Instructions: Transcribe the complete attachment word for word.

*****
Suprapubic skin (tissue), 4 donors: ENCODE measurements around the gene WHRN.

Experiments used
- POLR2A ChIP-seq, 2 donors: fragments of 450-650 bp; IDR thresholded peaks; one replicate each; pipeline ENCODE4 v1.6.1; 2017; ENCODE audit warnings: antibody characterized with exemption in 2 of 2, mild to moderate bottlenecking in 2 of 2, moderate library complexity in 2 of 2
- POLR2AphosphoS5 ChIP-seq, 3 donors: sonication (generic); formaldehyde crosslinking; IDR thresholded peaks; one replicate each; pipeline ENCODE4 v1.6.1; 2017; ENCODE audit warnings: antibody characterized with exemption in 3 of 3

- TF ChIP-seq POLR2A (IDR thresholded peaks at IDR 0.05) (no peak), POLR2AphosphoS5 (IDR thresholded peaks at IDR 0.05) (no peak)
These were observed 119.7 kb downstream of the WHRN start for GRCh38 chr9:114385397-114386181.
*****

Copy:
Suprapubic skin (tissue), 4 donors: ENCODE measurements around the gene WHRN.

Experiments used
- POLR2A ChIP-seq, 2 donors: fragments of 450-650 bp; IDR thresholded peaks; one replicate each; pipeline ENCODE4 v1.6.1; 2017; ENCODE audit warnings: antibody characterized with exemption in 2 of 2, mild to moderate bottlenecking in 2 of 2, moderate library complexity in 2 of 2
- POLR2AphosphoS5 ChIP-seq, 3 donors: sonication (generic); formaldehyde crosslinking; IDR thresholded peaks; one replicate each; pipeline ENCODE4 v1.6.1; 2017; ENCODE audit warnings: antibody characterized with exemption in 3 of 3

- TF ChIP-seq POLR2A (IDR thresholded peaks at IDR 0.05) (no peak), POLR2AphosphoS5 (IDR thresholded peaks at IDR 0.05) (no peak)
These were observed 119.7 kb downstream of the WHRN start for GRCh38 chr9:114385397-114386181.